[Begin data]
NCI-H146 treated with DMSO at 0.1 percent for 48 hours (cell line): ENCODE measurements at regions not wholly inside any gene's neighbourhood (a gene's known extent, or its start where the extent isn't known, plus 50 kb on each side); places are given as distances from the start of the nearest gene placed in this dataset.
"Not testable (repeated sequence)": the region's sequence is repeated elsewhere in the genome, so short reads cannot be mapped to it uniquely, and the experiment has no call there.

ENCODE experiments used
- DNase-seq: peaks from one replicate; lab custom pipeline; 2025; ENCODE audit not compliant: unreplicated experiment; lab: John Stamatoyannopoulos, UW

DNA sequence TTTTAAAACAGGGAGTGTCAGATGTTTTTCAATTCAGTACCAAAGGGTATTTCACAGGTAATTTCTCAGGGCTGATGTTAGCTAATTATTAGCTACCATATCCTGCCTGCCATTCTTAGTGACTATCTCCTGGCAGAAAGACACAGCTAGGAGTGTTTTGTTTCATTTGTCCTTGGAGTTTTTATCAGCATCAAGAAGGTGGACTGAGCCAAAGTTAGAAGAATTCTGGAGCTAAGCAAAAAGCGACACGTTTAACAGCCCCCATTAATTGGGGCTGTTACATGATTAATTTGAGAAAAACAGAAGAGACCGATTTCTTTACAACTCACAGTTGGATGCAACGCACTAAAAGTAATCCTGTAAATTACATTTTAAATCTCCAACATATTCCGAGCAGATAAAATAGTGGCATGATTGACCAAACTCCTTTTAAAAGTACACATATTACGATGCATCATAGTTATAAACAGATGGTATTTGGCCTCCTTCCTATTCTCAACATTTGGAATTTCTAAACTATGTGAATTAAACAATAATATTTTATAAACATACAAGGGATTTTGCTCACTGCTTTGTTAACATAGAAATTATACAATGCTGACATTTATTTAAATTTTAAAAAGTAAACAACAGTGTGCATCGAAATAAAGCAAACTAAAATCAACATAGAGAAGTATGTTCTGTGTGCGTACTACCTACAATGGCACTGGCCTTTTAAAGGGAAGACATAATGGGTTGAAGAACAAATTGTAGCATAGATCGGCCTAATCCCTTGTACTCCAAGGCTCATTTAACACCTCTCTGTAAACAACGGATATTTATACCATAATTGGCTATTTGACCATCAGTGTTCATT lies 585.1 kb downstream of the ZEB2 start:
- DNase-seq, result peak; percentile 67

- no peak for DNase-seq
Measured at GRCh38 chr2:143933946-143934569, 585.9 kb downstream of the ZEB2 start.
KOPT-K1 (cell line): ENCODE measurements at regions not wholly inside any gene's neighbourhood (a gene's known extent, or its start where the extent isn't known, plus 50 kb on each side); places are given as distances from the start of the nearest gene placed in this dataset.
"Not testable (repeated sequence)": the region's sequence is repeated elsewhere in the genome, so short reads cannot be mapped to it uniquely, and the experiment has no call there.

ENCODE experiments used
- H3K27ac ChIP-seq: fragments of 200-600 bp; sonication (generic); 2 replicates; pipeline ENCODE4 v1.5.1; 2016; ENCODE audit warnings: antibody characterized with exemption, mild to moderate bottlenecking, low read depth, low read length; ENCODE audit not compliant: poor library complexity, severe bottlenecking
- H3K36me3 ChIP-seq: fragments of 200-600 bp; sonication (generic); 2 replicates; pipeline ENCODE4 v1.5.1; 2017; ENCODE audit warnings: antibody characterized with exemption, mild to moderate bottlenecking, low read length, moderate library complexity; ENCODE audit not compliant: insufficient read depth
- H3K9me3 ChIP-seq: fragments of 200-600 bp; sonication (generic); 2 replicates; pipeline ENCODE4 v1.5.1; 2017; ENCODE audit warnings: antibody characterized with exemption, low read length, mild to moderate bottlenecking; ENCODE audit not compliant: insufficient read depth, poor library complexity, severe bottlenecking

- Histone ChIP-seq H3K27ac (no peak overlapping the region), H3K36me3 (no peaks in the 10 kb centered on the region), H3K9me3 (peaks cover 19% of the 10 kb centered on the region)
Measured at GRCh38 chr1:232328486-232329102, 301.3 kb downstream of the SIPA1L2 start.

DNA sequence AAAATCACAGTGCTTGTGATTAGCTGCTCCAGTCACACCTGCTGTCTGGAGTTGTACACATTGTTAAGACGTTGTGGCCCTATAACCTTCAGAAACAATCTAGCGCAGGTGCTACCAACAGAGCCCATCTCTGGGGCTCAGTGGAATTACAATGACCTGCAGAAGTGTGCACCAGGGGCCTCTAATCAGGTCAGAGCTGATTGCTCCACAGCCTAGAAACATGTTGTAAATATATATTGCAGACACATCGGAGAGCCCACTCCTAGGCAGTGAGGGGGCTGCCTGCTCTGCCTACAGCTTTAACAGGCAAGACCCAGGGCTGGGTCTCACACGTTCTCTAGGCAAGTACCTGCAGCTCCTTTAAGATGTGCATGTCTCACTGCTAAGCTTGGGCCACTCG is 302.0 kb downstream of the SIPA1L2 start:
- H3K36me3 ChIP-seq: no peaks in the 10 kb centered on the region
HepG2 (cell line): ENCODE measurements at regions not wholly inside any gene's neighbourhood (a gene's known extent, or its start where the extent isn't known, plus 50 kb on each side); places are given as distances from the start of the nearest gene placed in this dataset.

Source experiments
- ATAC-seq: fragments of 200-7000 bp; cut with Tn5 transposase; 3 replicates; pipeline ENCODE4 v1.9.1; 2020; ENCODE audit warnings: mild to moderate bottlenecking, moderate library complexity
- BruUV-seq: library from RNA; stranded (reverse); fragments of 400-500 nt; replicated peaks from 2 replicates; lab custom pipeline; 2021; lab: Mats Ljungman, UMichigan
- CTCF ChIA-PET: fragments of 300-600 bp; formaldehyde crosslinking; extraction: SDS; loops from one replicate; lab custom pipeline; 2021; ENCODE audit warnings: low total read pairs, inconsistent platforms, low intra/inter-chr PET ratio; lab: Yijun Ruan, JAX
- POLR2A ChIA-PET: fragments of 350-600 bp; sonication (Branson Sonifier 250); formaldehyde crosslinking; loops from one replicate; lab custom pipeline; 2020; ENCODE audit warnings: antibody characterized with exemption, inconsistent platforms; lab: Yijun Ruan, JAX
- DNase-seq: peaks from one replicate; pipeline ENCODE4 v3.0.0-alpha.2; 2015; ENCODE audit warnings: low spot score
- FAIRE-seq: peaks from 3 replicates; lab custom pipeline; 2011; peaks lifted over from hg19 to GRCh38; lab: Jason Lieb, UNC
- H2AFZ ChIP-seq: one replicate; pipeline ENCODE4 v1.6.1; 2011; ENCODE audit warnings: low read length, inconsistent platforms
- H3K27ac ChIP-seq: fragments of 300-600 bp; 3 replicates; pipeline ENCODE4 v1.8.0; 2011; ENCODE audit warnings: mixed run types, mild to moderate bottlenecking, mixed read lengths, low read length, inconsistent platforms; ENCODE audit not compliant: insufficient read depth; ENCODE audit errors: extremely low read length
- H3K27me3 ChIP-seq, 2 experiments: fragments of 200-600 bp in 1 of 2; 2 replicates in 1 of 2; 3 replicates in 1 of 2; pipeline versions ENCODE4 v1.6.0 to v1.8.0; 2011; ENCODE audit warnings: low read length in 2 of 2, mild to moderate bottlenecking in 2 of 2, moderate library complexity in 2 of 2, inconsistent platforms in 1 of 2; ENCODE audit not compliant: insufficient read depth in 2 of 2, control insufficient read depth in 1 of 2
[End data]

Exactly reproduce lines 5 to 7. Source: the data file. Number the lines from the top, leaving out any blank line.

DNA sequence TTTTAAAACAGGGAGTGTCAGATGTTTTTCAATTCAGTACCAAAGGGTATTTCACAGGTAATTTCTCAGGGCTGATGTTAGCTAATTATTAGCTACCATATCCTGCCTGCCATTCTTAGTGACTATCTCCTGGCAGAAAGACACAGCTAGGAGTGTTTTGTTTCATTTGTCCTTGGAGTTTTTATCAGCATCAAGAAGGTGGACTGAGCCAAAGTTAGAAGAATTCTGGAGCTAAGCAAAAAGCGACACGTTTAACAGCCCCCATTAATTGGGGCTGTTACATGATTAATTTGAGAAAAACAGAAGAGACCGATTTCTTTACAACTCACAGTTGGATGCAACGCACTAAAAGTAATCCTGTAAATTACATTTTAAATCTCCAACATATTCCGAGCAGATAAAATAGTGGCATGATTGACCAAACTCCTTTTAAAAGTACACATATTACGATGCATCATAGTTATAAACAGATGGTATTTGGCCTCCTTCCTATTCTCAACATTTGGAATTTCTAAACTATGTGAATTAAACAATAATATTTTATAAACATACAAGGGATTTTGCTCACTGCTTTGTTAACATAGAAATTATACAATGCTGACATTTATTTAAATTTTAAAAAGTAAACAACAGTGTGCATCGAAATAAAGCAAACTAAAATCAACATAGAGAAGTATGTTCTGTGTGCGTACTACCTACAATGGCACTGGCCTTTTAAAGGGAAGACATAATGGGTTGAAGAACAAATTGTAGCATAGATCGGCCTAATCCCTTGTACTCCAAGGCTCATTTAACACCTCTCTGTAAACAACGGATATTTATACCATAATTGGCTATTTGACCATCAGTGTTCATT lies 585.1 kb downstream of the ZEB2 start:
- DNase-seq, result peak; percentile 67

- no peak for DNase-seq